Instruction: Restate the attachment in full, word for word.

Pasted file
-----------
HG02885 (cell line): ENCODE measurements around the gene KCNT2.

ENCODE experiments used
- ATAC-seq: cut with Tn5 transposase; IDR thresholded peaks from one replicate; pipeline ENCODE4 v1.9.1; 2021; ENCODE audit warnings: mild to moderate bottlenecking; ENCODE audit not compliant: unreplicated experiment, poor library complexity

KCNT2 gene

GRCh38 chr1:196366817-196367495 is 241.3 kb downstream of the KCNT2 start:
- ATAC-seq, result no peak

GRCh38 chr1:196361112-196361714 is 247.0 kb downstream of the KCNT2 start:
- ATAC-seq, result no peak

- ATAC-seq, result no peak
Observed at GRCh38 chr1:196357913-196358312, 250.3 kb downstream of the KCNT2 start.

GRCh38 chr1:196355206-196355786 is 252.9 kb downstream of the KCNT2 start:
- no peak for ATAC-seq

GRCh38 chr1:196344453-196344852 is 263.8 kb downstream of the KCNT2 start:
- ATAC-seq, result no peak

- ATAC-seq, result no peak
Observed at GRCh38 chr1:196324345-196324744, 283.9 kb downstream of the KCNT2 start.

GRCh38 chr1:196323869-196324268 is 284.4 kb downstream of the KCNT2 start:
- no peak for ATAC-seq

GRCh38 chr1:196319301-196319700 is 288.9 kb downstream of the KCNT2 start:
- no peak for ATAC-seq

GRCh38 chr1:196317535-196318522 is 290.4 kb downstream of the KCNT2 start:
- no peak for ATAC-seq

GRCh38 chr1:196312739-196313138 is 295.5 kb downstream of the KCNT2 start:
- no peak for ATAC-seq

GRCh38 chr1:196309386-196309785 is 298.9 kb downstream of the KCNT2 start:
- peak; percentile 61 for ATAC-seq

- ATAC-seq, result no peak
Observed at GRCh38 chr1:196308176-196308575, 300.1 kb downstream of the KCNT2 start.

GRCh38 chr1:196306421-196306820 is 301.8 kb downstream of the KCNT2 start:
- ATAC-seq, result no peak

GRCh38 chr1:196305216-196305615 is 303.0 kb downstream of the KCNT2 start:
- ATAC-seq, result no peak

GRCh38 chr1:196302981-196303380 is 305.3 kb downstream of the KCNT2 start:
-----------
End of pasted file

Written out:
HG02885 (cell line): ENCODE measurements around the gene KCNT2.

ENCODE experiments used
- ATAC-seq: cut with Tn5 transposase; IDR thresholded peaks from one replicate; pipeline ENCODE4 v1.9.1; 2021; ENCODE audit warnings: mild to moderate bottlenecking; ENCODE audit not compliant: unreplicated experiment, poor library complexity

KCNT2 gene

GRCh38 chr1:196366817-196367495 is 241.3 kb downstream of the KCNT2 start:
- ATAC-seq, result no peak

GRCh38 chr1:196361112-196361714 is 247.0 kb downstream of the KCNT2 start:
- ATAC-seq, result no peak

- ATAC-seq, result no peak
Observed at GRCh38 chr1:196357913-196358312, 250.3 kb downstream of the KCNT2 start.

GRCh38 chr1:196355206-196355786 is 252.9 kb downstream of the KCNT2 start:
- no peak for ATAC-seq

GRCh38 chr1:196344453-196344852 is 263.8 kb downstream of the KCNT2 start:
- ATAC-seq, result no peak

- ATAC-seq, result no peak
Observed at GRCh38 chr1:196324345-196324744, 283.9 kb downstream of the KCNT2 start.

GRCh38 chr1:196323869-196324268 is 284.4 kb downstream of the KCNT2 start:
- no peak for ATAC-seq

GRCh38 chr1:196319301-196319700 is 288.9 kb downstream of the KCNT2 start:
- no peak for ATAC-seq

GRCh38 chr1:196317535-196318522 is 290.4 kb downstream of the KCNT2 start:
- no peak for ATAC-seq

GRCh38 chr1:196312739-196313138 is 295.5 kb downstream of the KCNT2 start:
- no peak for ATAC-seq

GRCh38 chr1:196309386-196309785 is 298.9 kb downstream of the KCNT2 start:
- peak; percentile 61 for ATAC-seq

- ATAC-seq, result no peak
Observed at GRCh38 chr1:196308176-196308575, 300.1 kb downstream of the KCNT2 start.

GRCh38 chr1:196306421-196306820 is 301.8 kb downstream of the KCNT2 start:
- ATAC-seq, result no peak

GRCh38 chr1:196305216-196305615 is 303.0 kb downstream of the KCNT2 start:
- ATAC-seq, result no peak

GRCh38 chr1:196302981-196303380 is 305.3 kb downstream of the KCNT2 start: